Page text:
<
>

Celtics vs. Hawks Bullets

EAST
Celtics-Hawks Bullets
Pistons-Sixers Bullets
Magic-Raptors Bullets
Cavs-Wizards Bullets

WEST
Lakers-Nuggets Bullets
Hornets-Mavs Bullets
Spurs-Suns Bullets
Jazz-Rockets Bullets

  • Observations: When the game began, the air in the arena was a smoky haze -- presumably from pre-game fireworks. It made it look like an old photograph, from back when either cameras were fuzzy or there was a lot of cigarette smoking at basketball games. ... After Mike Bibby started 1-5, I swear I saw the Celtics leaving him open, daring him to shoot in the third quarter. He obliged by missing twice on the same possession to get to 1-7. ... Josh Smith's block of Leon Powe was fantastic. Powe's later redemption dunk was even better. And did you see Kevin Garnett attack Powe after that dunk? I am not kidding, Powe looked just a little scared of his own teammate afterwards. (ESPN's Chris Sheridan: "Almost looked like one of those school-yard brawl videos you see on YouTube, two guys raining punches down on a hapless victim laying sprawled out on the floor. Only thing was, the punchers and the punchee were all wearing white and green. And the guy on the receiving end, Leon Powe, was finding himself pummeled with love by teammates Kevin Garnett and Sam Cassell. 'At first I thought [Garnett] was going to help me up, then he gave me like two, three, four, five, six Roy Jones punches,' Powe said of the mock assault he had to endure after slamming home a dunk over Josh Smith and Mike Bibby midway through the fourth quarter of Boston's 104-81 victory over the Atlanta Hawks on Sunday night in Game 1 of their Eastern Conference first-round series. 'Sam might have snuck about two in there.'") ... Judging by my TV, that Boston crowd was one of the loudest anywhere. And smart: whereas fans in San Antonio yesterday routinely cheered for calls against the Spurs (before realizing what happened) Celtics fans started cheering when their players got the ball in position to score. They already knew what was coming next.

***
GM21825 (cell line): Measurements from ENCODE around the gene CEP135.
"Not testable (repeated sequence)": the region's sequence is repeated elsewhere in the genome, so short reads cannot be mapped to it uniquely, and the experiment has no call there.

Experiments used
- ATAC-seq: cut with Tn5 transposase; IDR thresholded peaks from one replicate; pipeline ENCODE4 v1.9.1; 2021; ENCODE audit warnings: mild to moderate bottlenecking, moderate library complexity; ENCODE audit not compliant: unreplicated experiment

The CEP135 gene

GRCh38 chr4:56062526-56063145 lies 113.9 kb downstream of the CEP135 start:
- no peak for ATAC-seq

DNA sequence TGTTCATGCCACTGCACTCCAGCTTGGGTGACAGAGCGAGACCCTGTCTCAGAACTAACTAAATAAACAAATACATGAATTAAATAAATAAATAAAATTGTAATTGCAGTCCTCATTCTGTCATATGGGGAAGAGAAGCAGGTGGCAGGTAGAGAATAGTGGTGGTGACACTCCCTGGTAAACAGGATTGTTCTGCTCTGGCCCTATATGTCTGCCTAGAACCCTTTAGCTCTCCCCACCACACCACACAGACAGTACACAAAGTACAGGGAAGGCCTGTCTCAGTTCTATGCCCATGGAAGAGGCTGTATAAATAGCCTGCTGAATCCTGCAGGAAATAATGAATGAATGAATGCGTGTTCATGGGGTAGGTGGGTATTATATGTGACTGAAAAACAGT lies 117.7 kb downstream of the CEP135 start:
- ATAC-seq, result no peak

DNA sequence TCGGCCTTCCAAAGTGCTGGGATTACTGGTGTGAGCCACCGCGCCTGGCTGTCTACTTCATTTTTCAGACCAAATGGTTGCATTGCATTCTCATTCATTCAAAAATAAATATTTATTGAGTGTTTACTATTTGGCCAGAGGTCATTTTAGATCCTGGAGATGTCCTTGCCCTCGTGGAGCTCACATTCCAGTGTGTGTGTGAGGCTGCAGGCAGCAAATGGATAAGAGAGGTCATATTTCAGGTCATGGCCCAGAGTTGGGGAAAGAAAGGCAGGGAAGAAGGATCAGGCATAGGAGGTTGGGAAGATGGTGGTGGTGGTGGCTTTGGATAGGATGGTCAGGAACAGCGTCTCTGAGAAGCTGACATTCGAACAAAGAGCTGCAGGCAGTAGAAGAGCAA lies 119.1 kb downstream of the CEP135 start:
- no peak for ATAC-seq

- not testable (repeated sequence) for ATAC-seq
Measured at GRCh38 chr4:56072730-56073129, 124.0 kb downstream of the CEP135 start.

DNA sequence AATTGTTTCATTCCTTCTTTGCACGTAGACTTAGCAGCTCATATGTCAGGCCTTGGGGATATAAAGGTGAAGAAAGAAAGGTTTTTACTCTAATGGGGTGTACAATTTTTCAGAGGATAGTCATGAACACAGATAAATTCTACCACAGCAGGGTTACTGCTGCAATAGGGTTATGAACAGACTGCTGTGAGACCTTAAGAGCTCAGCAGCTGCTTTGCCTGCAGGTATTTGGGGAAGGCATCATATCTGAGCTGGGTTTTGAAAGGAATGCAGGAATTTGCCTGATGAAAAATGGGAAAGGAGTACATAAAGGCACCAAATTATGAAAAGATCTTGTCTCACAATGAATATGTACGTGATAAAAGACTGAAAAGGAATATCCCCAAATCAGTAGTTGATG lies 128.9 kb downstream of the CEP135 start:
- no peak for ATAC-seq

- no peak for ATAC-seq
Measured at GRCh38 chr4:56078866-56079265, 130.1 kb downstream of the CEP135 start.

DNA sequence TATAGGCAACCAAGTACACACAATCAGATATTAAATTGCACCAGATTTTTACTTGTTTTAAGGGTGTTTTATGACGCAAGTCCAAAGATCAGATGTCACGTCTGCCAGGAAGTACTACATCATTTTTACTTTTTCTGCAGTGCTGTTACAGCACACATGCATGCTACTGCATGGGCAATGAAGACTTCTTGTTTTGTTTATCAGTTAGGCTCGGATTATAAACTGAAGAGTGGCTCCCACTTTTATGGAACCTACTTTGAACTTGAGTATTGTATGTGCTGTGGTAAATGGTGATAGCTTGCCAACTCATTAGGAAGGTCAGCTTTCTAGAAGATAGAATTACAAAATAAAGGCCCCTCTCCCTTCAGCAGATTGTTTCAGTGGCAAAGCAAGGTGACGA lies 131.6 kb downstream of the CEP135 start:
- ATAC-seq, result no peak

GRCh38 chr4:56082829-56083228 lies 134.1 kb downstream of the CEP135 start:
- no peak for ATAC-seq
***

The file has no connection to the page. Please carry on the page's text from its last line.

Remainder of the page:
• TrueHoop reader Trieu: "Almost everyone's predicting a sweep, and that's understating the disparity between the teams. The Celtics are one of the best teams ever and the Hawks are a bad team. That these two teams have been placed in the same playoff bracket is nothing short of historical anomaly. Here's one fun exercise: The Celtics point differential this season was 10.3. The Hawks point differential this season was -1.8. So the "square" differential (the point differential between their point differentials) between the two teams was 12.1. To put this in perspective, here are some imaginary 2008 playoff match-ups that would be similarly (or even MORE) competitive, based on point differential: Detroit Pistons vs. Charlotte Bobcats (11.8), Orlando Magic vs. NY Knicks (12.1), Toronto Raptors vs. Miami Heat (11.5), New Orleans Hornets vs. Minnesota T-Wolves (12.1), San Antonio Spurs vs. LA Clippers (12.1), Phoenix Suns vs. Memphis Grizzlies (11.2). Now imagine if any of these pairings were actually to play a seven-game series. Try hard, because it seems kind of ridiculous. Concentrate. Got it? Now that's what's happening between Boston and Atlanta."